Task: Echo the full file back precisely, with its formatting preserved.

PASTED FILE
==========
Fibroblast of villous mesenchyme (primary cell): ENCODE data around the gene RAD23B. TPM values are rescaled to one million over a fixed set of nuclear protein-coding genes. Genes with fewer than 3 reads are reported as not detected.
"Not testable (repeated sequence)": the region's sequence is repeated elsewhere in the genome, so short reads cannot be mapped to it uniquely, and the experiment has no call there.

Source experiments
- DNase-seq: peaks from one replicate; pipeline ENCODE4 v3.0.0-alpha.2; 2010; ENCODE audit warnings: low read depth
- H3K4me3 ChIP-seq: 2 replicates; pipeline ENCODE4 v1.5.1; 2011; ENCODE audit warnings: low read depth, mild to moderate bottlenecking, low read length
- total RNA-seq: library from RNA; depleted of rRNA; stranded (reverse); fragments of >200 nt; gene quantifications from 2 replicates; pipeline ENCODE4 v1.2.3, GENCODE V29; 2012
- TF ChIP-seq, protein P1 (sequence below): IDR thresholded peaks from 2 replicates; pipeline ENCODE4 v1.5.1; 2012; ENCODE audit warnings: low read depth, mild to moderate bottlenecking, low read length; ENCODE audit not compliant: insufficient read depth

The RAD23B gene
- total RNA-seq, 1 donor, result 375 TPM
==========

Fibroblast of villous mesenchyme (primary cell): ENCODE data around the gene RAD23B. TPM values are rescaled to one million over a fixed set of nuclear protein-coding genes. Genes with fewer than 3 reads are reported as not detected.
"Not testable (repeated sequence)": the region's sequence is repeated elsewhere in the genome, so short reads cannot be mapped to it uniquely, and the experiment has no call there.

Source experiments
- DNase-seq: peaks from one replicate; pipeline ENCODE4 v3.0.0-alpha.2; 2010; ENCODE audit warnings: low read depth
- H3K4me3 ChIP-seq: 2 replicates; pipeline ENCODE4 v1.5.1; 2011; ENCODE audit warnings: low read depth, mild to moderate bottlenecking, low read length
- total RNA-seq: library from RNA; depleted of rRNA; stranded (reverse); fragments of >200 nt; gene quantifications from 2 replicates; pipeline ENCODE4 v1.2.3, GENCODE V29; 2012
- TF ChIP-seq, protein P1 (sequence below): IDR thresholded peaks from 2 replicates; pipeline ENCODE4 v1.5.1; 2012; ENCODE audit warnings: low read depth, mild to moderate bottlenecking, low read length; ENCODE audit not compliant: insufficient read depth

The RAD23B gene
- total RNA-seq, 1 donor, result 375 TPM